ASTK15609U SUMMER15: The Rise of China in Domestic, Regional and Global Contexts
Master level: 7.5 ECTS
Bachelor level: 10 ECTS
Introduction and objectives:
The Rise of China is reshaping the regional and global distribution of economic, political and military power. What kind of world power will China be? This question and more generally questions about how to approach the Rise of China theoretically and politically are among the most debated in Western International Relations environments. How Chinese leaders use China’s newly gained power in the coming years will have profound consequences for the rest of the world. Recent developments in Chinese foreign policy behaviour perceived as increasingly assertive and even aggressive have further raised the stakes and the demand for well-informed analyses.
This summer school sets out to thoroughly analyze and discuss the changing roles and policies of China in the international system – what are the driving factors and dynamics, the main implications and challenges? Specific emphasis is on gaining insights and knowledge about how the Chinese perceive, discuss and decide on the changing responsibilities and policies of China in the international system.
The course is divided into four parts. The first part constitutes a general presentation of the course with focus on the background, objectives and expectations as well as a general introduction to China and China as an international actor. The first part also includes introduction to the on-going debate about ‘how to study China’, i.e. introduction to the main theoretical and historical approaches and arguments in the Western and Chinese academic debate on the Rise of China. In the second part the focus is on identifying the driving factors and dynamics behind the changing roles and policies of China in the international system. Understanding of the driving factors and the way they interact and exert influence is needed to comprehend the complexity behind the Rise of China on the world stage. The analysis is divided into three ‘levels’ - the global sources (unipolarity/change of polarity/end of global polarity, globalisation/global financial and governance crisis, multilateralism/unilateralism), regional sources (developments in economic, political and security relations with regional states and in the U.S. role and policy in the region) and domestic sources (e.g. cultural, historical, ideological and political factors) of Chinese foreign policy behaviour. The findings are investigated in more detail in the third part, where several case studies are conducted examining recent developments in Chinese foreign policy behaviour on certain issues in the area of international economy, politics and security hereby specifying how the identified driving factors interact and exert influence. In the fourth and last part, focus returns to the overall questions of the driving factors and dynamics, the main implications and challenges related to the Rise of China for Chinese leaders as well as for the region and the U.S. Specific attention is given to the way the U.S. is trying - especially through the American re-balancing or ‘pivot’ strategy in the Asia-Pacific - to ‘manage’ the Rise of China. The discussion also returns to the Western and Chinese academic debate on the Rise of China assessing the main theoretical and historical approaches and arguments.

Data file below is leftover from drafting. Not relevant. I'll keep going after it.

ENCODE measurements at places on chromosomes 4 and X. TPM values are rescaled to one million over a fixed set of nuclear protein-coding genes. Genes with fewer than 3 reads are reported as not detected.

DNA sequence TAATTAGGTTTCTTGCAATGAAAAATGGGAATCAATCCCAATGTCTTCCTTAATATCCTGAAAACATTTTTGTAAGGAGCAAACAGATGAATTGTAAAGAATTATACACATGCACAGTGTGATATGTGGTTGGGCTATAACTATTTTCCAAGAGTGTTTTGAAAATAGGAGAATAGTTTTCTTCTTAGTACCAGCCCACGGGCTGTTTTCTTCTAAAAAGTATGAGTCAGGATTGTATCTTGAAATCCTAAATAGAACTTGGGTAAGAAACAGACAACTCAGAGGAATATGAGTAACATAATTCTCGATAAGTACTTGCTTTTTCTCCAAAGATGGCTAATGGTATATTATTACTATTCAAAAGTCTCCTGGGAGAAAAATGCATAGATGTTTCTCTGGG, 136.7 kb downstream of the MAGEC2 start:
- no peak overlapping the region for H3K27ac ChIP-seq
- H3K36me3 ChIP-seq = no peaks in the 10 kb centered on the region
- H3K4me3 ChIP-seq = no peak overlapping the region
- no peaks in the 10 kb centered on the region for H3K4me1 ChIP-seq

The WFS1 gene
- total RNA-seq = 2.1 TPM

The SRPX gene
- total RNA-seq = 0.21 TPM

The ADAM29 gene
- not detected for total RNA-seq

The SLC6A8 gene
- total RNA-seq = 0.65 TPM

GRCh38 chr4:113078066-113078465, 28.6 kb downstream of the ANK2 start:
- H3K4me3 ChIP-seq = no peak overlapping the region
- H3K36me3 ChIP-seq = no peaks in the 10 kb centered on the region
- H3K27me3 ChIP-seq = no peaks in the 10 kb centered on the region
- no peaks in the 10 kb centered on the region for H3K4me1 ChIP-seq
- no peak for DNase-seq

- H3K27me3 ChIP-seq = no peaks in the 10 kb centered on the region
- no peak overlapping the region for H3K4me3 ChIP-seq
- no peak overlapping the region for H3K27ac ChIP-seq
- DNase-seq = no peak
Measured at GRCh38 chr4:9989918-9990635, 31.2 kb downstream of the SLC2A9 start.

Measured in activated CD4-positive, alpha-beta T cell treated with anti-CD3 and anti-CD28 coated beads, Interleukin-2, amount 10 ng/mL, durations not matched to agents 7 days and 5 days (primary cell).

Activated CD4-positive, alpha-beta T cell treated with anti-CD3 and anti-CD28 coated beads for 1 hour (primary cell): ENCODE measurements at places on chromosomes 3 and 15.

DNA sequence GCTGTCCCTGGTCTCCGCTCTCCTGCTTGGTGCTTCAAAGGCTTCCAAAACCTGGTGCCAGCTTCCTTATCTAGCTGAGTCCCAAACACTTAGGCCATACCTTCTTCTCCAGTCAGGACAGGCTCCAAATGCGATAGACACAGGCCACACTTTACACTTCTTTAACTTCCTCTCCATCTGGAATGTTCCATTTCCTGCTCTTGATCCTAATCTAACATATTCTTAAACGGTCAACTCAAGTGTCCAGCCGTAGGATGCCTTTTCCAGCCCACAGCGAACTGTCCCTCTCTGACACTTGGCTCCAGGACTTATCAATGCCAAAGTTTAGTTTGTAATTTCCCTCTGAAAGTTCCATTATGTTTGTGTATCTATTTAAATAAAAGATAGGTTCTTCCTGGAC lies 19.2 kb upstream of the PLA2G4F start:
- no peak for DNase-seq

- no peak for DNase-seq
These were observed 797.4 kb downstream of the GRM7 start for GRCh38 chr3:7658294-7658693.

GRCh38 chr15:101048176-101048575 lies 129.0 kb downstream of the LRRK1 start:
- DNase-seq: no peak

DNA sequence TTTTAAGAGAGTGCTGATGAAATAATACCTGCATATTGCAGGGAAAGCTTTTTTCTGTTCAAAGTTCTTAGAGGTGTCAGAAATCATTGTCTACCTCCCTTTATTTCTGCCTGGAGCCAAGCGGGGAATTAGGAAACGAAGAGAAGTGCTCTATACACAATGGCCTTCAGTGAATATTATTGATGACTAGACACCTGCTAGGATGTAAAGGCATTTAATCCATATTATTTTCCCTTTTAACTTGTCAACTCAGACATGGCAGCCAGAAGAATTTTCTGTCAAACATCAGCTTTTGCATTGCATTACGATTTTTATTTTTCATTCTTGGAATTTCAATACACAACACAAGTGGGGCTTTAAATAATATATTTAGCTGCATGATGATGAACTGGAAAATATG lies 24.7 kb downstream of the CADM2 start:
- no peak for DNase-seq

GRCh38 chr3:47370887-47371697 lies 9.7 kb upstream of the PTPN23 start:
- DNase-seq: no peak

Students are expected to have knowledge and understanding of theoretical concepts, insights and approaches from International Relations and Comparative Politics. Strong knowledge of Chinese history, politics and security is not required.
More specifically regarding competence profile and goal description, the aim is that the students upon conclusion of the summer school:
- Show knowledge of and insights into the important developments and challenges related to the changing roles and policies of China in the international system.
- Show an ability to describe the main characteristics of the development in Chinese foreign policy behaviour and of China as an international actor.
- Show an ability to present and discuss the main arguments in the academic debate on the Rise of China, including the theoretical underpinning of the main arguments.
- Show analytical skills in conducting theoretically grounded examinations of Chinese foreign policy behaviour on specific issues and cases included in the course.
- Show an ability to assess the importance of factors on the domestic, regional and global level for the development of China as an international actor.
- Show an ability to derive theoretically grounded reflections on how to expect China to further develop as an international actor.
The main books to be used are:
- Marc Lanteigne, Chinese Foreign Policy: An Introduction, New York: Routledge, 2013 (second edition)
- Guo Sujian, Chinese Politics and Government: Power, Ideology and Organization, New York: Routledge, 2013
- Andrew J. Nathan & Andrew Scobell, China’s Search for Security, New York: Columbia University Press, 2012
- Brantly Womack (ed.), China’s Rise in Historical Perspective, New York: Rowman & Littlefield, 2010
- David Shambaugh (ed.), Charting China’s Future. Domestic and International Challenges, New York: Routledge, 2011
- Nina Hachigian (ed.), Debating China. The U.S.-China relationship in ten conversations, Oxford University Press, 2014
- Class Instruction
- 7,5 ECTS
- Type of assessment
- Written assignmentIndividual seminar assignment
- Exam registration requirements
- Marking scale
- passed/not passed
- Censorship form
- No external censorship
Criteria for exam assesment
Evaluated by the lecturer with passed/not-passed